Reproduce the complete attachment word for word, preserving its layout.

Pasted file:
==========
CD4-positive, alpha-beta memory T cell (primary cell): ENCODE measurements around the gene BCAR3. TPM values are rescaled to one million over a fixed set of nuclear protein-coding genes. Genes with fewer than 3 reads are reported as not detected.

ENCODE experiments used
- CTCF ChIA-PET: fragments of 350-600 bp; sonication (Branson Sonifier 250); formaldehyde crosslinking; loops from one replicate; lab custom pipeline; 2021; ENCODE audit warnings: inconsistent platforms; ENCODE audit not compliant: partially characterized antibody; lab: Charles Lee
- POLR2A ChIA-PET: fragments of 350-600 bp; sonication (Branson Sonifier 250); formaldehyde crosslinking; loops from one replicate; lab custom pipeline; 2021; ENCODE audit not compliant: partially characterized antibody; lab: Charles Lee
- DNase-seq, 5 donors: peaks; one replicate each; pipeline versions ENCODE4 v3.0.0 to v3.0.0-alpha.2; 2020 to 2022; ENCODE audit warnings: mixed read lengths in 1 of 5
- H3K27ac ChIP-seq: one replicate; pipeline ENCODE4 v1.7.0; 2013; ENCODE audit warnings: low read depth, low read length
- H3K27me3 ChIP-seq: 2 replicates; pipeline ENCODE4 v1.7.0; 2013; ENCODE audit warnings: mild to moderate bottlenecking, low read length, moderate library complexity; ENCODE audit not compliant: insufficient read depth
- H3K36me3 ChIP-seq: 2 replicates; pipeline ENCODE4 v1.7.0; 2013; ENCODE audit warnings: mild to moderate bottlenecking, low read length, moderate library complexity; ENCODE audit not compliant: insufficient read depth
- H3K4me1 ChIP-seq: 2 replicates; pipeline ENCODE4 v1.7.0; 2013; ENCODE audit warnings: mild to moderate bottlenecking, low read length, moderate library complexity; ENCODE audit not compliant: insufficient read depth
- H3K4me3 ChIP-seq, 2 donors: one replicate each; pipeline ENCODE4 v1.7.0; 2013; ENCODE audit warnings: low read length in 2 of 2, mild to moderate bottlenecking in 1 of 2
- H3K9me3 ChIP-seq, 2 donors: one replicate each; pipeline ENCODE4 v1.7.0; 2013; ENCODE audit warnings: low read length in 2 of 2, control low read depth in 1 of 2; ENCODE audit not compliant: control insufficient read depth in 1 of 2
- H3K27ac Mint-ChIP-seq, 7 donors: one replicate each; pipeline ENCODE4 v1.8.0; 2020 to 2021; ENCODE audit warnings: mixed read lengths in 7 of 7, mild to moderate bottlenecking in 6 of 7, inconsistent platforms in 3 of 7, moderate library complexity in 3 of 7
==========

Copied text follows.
CD4-positive, alpha-beta memory T cell (primary cell): ENCODE measurements around the gene BCAR3. TPM values are rescaled to one million over a fixed set of nuclear protein-coding genes. Genes with fewer than 3 reads are reported as not detected.

ENCODE experiments used
- CTCF ChIA-PET: fragments of 350-600 bp; sonication (Branson Sonifier 250); formaldehyde crosslinking; loops from one replicate; lab custom pipeline; 2021; ENCODE audit warnings: inconsistent platforms; ENCODE audit not compliant: partially characterized antibody; lab: Charles Lee
- POLR2A ChIA-PET: fragments of 350-600 bp; sonication (Branson Sonifier 250); formaldehyde crosslinking; loops from one replicate; lab custom pipeline; 2021; ENCODE audit not compliant: partially characterized antibody; lab: Charles Lee
- DNase-seq, 5 donors: peaks; one replicate each; pipeline versions ENCODE4 v3.0.0 to v3.0.0-alpha.2; 2020 to 2022; ENCODE audit warnings: mixed read lengths in 1 of 5
- H3K27ac ChIP-seq: one replicate; pipeline ENCODE4 v1.7.0; 2013; ENCODE audit warnings: low read depth, low read length
- H3K27me3 ChIP-seq: 2 replicates; pipeline ENCODE4 v1.7.0; 2013; ENCODE audit warnings: mild to moderate bottlenecking, low read length, moderate library complexity; ENCODE audit not compliant: insufficient read depth
- H3K36me3 ChIP-seq: 2 replicates; pipeline ENCODE4 v1.7.0; 2013; ENCODE audit warnings: mild to moderate bottlenecking, low read length, moderate library complexity; ENCODE audit not compliant: insufficient read depth
- H3K4me1 ChIP-seq: 2 replicates; pipeline ENCODE4 v1.7.0; 2013; ENCODE audit warnings: mild to moderate bottlenecking, low read length, moderate library complexity; ENCODE audit not compliant: insufficient read depth
- H3K4me3 ChIP-seq, 2 donors: one replicate each; pipeline ENCODE4 v1.7.0; 2013; ENCODE audit warnings: low read length in 2 of 2, mild to moderate bottlenecking in 1 of 2
- H3K9me3 ChIP-seq, 2 donors: one replicate each; pipeline ENCODE4 v1.7.0; 2013; ENCODE audit warnings: low read length in 2 of 2, control low read depth in 1 of 2; ENCODE audit not compliant: control insufficient read depth in 1 of 2
- H3K27ac Mint-ChIP-seq, 7 donors: one replicate each; pipeline ENCODE4 v1.8.0; 2020 to 2021; ENCODE audit warnings: mixed read lengths in 7 of 7, mild to moderate bottlenecking in 6 of 7, inconsistent platforms in 3 of 7, moderate library complexity in 3 of 7